G is for Genre – What is a genre?  The dictionary definition goes something like this: a category of literature or other forms of art or entertainment, whether written or spoken, audial or visual, based on some set of stylistic criteria. In other words, it’s the type of book you’re writing, whether it’s a mystery, a western, science fiction, or some sub-genre of romance (e.g., science fiction romance, historical romance, contemporary romance, etc.).

Traditionally, publishers liked nice clean divisions between genres.  Well-defined genres make books easier to shelve and to market.  But there are some authors (me included) whose books cross genres.  Mine are Scottish historical paranormal romance.  Say that six times, fast!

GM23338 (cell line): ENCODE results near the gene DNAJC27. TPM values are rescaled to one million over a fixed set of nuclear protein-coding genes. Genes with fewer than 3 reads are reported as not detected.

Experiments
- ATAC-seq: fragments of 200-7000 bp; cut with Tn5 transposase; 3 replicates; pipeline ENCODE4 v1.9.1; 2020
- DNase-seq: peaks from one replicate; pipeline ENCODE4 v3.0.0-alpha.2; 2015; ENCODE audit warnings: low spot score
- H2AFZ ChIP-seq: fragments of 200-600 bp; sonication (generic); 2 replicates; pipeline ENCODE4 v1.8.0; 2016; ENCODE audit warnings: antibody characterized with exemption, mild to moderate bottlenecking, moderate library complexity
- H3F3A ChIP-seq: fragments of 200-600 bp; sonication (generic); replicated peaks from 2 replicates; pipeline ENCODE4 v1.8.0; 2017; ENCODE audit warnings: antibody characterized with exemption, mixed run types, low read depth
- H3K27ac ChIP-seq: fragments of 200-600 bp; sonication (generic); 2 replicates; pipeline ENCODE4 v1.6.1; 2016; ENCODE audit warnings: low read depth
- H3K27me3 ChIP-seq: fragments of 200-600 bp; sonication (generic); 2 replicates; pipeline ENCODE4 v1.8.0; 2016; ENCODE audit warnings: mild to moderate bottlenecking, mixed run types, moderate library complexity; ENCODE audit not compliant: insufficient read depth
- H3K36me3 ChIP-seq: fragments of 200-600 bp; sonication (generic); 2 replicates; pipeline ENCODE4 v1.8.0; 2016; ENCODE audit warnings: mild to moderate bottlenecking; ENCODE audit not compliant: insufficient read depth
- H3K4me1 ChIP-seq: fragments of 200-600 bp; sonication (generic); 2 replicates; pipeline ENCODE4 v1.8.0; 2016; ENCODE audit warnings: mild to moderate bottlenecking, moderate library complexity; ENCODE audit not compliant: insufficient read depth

Red BooksCrossing genres makes marketing more of a challenge, though digital booksellers can get around that with well-chosen keywords, but it also provides opportunities to reach more readers.  My readers might like historical romance, or Scottish historical romance, or paranormal romance, psi-focused science fiction or even fantasy, but they find elements of their favorite style in my books.  So my readers come from all of those preference groups, not just one.

The secret is out.  As writers find their readership expanding, crossing genres is becoming more common.

F is for Finish the Damn Book!

A2Z-BADGE-0002014-small_zps8300775cThis month, as I did last year, I’m participating in the AtoZ Blogging Challenge.  The first post, on April 1, was A, the next is B and so on every day this month, except Sundays.  Last year, my theme was Scotland.  This year, my theme is The Writing Life.  Check back here every day this month to follow along and find out what I’ve learned in the last year.  For instance: